Simple Steps To Get Out Of Credit Card Debt

Do you have credit card debt? Don’t feel bad. Most Americans hold some credit card debt. Credit cards are designed to keep us in debt. My first real job was working at a call center for a large credit card company. When someone called in, their account would pop up on my computer screen, and I could see exactly how much credit card debt they had. It was common to see accounts with ten thousand or more of debt. It scared me, and I stopped using credit cards. I noticed that most of these customers were only paying the minimum payments. At that rate, it would take them years to pay back the debt, if at all.

Because of my background, I have a passion for helping people get out of credit card debt. It’s not easy, but if you are willing to put in the work, I am confident you will be successful in paying them off. I want everyone to take control of their spending and achieve financial freedom. I’ll break down how to get out of credit card debt into a few simple steps.


STEP 1: Understand your debt

First, you have to know exactly how much debt you have and who you owe. You may have other debt, such as a car loan or mortgage, but I’m specifically talking about credit card debt today.

Gather all of your credit card statements. Look over them and see exactly how much you owe each company. The statement will also show you other things like your annual percentage rate or APR.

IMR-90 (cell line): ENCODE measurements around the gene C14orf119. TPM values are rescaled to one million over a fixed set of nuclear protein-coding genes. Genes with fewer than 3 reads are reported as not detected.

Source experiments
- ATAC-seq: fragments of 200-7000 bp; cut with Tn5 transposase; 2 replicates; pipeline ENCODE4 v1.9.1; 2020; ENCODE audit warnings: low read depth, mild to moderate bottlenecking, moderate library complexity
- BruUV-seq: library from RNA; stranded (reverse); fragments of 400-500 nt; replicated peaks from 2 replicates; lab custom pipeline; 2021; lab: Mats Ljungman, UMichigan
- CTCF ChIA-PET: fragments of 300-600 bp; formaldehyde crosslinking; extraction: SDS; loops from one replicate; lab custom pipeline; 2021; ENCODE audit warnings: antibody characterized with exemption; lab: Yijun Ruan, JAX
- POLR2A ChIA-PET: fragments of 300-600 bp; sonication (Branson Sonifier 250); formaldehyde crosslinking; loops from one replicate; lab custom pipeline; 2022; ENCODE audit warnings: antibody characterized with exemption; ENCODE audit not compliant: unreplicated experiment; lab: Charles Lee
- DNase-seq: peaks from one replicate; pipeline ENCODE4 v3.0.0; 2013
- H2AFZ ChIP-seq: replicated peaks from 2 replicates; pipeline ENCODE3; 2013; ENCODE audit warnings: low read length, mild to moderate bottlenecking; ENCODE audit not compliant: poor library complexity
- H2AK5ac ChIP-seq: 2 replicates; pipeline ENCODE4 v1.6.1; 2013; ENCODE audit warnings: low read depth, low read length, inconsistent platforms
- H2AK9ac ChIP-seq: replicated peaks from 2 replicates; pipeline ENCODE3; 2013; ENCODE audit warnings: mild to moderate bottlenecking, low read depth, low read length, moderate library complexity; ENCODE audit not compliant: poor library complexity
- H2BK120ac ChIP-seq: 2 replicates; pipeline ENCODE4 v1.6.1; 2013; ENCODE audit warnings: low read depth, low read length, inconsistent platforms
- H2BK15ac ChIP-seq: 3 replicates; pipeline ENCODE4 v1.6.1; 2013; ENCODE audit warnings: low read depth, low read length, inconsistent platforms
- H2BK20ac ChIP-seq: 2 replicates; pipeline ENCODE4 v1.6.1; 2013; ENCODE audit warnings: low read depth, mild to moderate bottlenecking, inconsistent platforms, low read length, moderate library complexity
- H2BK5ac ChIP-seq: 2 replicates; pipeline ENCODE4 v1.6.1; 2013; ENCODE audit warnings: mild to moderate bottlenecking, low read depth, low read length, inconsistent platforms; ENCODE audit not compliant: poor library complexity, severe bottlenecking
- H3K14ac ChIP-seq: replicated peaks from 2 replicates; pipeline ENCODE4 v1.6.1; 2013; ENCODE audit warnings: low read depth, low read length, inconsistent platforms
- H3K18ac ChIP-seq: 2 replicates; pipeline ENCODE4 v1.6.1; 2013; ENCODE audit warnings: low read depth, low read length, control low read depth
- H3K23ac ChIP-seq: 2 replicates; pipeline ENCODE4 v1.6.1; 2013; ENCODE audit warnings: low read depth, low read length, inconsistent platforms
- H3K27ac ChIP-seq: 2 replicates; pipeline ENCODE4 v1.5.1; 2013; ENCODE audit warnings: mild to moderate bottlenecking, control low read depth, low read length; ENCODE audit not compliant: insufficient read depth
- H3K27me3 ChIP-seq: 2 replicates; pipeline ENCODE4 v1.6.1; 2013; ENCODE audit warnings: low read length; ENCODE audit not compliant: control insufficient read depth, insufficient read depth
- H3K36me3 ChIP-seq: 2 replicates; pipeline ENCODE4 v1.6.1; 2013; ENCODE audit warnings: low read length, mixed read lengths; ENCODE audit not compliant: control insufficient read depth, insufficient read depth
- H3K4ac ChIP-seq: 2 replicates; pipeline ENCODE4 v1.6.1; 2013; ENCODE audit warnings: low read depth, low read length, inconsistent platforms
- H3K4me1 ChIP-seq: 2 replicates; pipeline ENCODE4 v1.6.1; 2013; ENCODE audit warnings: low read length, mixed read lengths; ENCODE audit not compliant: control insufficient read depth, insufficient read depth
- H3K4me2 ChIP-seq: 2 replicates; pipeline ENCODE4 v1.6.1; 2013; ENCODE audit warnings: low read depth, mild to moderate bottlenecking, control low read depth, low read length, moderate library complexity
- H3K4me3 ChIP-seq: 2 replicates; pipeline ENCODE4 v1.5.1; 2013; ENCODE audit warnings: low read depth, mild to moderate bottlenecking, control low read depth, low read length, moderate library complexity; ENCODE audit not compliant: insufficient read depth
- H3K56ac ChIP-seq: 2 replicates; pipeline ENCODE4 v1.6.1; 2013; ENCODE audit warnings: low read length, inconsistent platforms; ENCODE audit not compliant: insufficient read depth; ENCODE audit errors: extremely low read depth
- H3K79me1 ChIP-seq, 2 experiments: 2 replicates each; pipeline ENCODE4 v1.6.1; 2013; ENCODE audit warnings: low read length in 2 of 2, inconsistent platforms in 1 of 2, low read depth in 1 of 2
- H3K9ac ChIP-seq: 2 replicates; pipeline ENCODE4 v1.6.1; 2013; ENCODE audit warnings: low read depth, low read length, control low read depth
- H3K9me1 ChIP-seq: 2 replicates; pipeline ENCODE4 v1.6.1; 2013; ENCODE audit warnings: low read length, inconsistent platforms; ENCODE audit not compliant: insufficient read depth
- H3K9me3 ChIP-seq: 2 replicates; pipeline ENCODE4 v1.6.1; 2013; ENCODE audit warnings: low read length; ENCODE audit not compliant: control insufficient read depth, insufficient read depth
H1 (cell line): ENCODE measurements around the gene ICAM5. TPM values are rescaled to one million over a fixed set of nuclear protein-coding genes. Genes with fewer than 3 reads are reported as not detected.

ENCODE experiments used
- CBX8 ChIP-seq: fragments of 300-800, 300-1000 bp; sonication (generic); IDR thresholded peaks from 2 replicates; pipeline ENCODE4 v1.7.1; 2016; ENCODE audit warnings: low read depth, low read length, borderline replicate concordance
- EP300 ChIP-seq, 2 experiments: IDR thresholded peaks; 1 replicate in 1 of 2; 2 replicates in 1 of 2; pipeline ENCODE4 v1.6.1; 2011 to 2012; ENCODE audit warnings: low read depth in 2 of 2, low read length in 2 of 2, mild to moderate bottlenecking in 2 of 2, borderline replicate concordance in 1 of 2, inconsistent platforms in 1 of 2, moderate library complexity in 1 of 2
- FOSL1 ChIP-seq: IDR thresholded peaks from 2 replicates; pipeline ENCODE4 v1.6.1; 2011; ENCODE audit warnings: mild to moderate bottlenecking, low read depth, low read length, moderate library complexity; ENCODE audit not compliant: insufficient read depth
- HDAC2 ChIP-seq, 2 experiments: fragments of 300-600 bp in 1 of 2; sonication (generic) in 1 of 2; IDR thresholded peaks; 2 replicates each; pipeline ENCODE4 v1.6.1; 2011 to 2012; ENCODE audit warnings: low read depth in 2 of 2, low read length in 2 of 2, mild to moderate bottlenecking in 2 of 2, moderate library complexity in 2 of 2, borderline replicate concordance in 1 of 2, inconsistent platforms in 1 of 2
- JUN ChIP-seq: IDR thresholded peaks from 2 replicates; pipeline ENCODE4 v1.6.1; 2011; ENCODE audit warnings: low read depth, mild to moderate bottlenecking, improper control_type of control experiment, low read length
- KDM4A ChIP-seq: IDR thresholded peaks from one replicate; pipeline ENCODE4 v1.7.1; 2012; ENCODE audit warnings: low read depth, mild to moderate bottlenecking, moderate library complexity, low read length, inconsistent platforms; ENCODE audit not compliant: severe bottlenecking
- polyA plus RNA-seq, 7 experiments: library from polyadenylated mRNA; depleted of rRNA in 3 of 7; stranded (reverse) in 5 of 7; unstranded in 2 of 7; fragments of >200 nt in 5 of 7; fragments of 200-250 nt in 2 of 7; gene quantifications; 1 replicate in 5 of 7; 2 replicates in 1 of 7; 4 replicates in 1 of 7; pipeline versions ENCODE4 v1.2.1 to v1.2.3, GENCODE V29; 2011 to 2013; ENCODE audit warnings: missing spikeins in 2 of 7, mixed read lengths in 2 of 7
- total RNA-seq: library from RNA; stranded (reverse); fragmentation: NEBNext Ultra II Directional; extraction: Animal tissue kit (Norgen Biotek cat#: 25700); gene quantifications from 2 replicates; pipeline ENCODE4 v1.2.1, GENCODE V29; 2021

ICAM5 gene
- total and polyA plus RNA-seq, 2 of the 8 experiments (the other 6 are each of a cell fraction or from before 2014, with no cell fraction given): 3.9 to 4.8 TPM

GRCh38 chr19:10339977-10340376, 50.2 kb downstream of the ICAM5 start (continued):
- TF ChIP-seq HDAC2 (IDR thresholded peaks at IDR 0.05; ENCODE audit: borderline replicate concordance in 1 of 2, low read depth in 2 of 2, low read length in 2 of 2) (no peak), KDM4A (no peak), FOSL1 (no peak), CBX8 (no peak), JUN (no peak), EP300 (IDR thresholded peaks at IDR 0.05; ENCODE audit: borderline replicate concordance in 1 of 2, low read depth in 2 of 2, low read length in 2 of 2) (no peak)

Now find the box showing how long it will take to pay off the debt if you only pay the minimum payment. Shocking right!?! As I write this, I’m looking at my latest credit card statement. It says it will take me seven years if I only make the minimum payment to pay off the $1942.52 I charged this month. And I will have paid a total of $3193 with interest. That’s $1250.48 in just interest charges! I pay my credit card off in full each month because I only use it for the cash back rewards but still, it’s sobering to look this information over. Now let's see if we can reduce some of the balance before tackling the debt ourselves.


STEP 2: Work smarter, not harder, to reduce your debt, and just ask.

As you look over your statements, do you see any fees? Credit card companies love fees. They have a fee for everything.

Common fees include:

  • Late fee

  • Overlimit fee

  • Annual fee

  • Balance transfer fee

  • Foreign transaction fee

  • Cash advance fee

  • Returned payment fee